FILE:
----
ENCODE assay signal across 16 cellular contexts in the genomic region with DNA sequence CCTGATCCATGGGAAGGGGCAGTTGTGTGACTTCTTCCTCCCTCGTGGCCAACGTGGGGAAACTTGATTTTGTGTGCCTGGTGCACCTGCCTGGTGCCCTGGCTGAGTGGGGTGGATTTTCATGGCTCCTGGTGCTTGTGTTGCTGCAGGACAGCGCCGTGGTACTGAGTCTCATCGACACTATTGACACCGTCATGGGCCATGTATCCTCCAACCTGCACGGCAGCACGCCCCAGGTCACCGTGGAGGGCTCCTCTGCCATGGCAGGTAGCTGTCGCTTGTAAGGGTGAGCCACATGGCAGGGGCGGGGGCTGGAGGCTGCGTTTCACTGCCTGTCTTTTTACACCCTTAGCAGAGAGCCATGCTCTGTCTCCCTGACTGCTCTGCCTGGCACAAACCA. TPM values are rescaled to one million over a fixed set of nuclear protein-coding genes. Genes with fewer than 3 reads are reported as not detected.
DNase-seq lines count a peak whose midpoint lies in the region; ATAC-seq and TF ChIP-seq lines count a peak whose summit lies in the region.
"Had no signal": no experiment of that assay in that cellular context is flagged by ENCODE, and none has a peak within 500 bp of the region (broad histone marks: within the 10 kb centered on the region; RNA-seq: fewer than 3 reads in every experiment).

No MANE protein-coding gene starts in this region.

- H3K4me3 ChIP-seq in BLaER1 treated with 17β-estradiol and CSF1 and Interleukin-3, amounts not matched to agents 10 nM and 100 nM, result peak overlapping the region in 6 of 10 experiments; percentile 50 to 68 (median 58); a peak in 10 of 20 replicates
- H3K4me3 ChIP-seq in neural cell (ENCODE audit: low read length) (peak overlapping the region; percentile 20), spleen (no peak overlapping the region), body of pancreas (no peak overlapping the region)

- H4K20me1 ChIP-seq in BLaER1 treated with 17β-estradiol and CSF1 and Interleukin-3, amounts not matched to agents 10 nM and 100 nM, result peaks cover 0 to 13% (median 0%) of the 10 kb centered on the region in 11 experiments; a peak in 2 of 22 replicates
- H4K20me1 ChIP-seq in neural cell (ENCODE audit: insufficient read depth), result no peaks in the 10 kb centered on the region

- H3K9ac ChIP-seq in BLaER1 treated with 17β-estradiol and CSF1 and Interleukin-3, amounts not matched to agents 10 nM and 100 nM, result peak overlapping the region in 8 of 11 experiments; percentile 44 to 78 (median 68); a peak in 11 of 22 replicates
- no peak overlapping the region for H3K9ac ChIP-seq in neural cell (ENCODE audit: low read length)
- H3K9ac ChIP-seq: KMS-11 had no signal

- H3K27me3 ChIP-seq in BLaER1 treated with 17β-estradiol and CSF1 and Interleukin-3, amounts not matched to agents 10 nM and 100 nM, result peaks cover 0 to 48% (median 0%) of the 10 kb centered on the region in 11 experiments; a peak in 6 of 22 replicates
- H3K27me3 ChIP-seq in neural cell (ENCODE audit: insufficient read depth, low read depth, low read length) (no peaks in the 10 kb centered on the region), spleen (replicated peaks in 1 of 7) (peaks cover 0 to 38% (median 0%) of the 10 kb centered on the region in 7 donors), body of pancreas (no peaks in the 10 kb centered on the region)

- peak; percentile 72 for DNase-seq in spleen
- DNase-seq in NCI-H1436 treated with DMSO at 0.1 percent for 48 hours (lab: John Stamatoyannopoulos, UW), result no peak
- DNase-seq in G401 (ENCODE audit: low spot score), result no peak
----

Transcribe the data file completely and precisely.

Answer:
ENCODE assay signal across 16 cellular contexts in the genomic region with DNA sequence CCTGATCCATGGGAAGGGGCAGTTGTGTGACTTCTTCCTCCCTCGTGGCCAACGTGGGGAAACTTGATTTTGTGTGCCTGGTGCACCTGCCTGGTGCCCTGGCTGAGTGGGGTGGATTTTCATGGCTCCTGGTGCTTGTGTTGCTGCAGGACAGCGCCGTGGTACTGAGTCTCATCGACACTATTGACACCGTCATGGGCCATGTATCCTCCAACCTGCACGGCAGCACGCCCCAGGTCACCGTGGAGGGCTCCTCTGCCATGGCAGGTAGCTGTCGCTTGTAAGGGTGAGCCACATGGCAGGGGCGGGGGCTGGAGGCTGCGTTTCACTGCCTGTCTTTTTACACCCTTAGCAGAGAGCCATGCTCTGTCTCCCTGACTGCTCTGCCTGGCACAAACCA. TPM values are rescaled to one million over a fixed set of nuclear protein-coding genes. Genes with fewer than 3 reads are reported as not detected.
DNase-seq lines count a peak whose midpoint lies in the region; ATAC-seq and TF ChIP-seq lines count a peak whose summit lies in the region.
"Had no signal": no experiment of that assay in that cellular context is flagged by ENCODE, and none has a peak within 500 bp of the region (broad histone marks: within the 10 kb centered on the region; RNA-seq: fewer than 3 reads in every experiment).

No MANE protein-coding gene starts in this region.

- H3K4me3 ChIP-seq in BLaER1 treated with 17β-estradiol and CSF1 and Interleukin-3, amounts not matched to agents 10 nM and 100 nM, result peak overlapping the region in 6 of 10 experiments; percentile 50 to 68 (median 58); a peak in 10 of 20 replicates
- H3K4me3 ChIP-seq in neural cell (ENCODE audit: low read length) (peak overlapping the region; percentile 20), spleen (no peak overlapping the region), body of pancreas (no peak overlapping the region)

- H4K20me1 ChIP-seq in BLaER1 treated with 17β-estradiol and CSF1 and Interleukin-3, amounts not matched to agents 10 nM and 100 nM, result peaks cover 0 to 13% (median 0%) of the 10 kb centered on the region in 11 experiments; a peak in 2 of 22 replicates
- H4K20me1 ChIP-seq in neural cell (ENCODE audit: insufficient read depth), result no peaks in the 10 kb centered on the region

- H3K9ac ChIP-seq in BLaER1 treated with 17β-estradiol and CSF1 and Interleukin-3, amounts not matched to agents 10 nM and 100 nM, result peak overlapping the region in 8 of 11 experiments; percentile 44 to 78 (median 68); a peak in 11 of 22 replicates
- no peak overlapping the region for H3K9ac ChIP-seq in neural cell (ENCODE audit: low read length)
- H3K9ac ChIP-seq: KMS-11 had no signal

- H3K27me3 ChIP-seq in BLaER1 treated with 17β-estradiol and CSF1 and Interleukin-3, amounts not matched to agents 10 nM and 100 nM, result peaks cover 0 to 48% (median 0%) of the 10 kb centered on the region in 11 experiments; a peak in 6 of 22 replicates
- H3K27me3 ChIP-seq in neural cell (ENCODE audit: insufficient read depth, low read depth, low read length) (no peaks in the 10 kb centered on the region), spleen (replicated peaks in 1 of 7) (peaks cover 0 to 38% (median 0%) of the 10 kb centered on the region in 7 donors), body of pancreas (no peaks in the 10 kb centered on the region)

- peak; percentile 72 for DNase-seq in spleen
- DNase-seq in NCI-H1436 treated with DMSO at 0.1 percent for 48 hours (lab: John Stamatoyannopoulos, UW), result no peak
- DNase-seq in G401 (ENCODE audit: low spot score), result no peak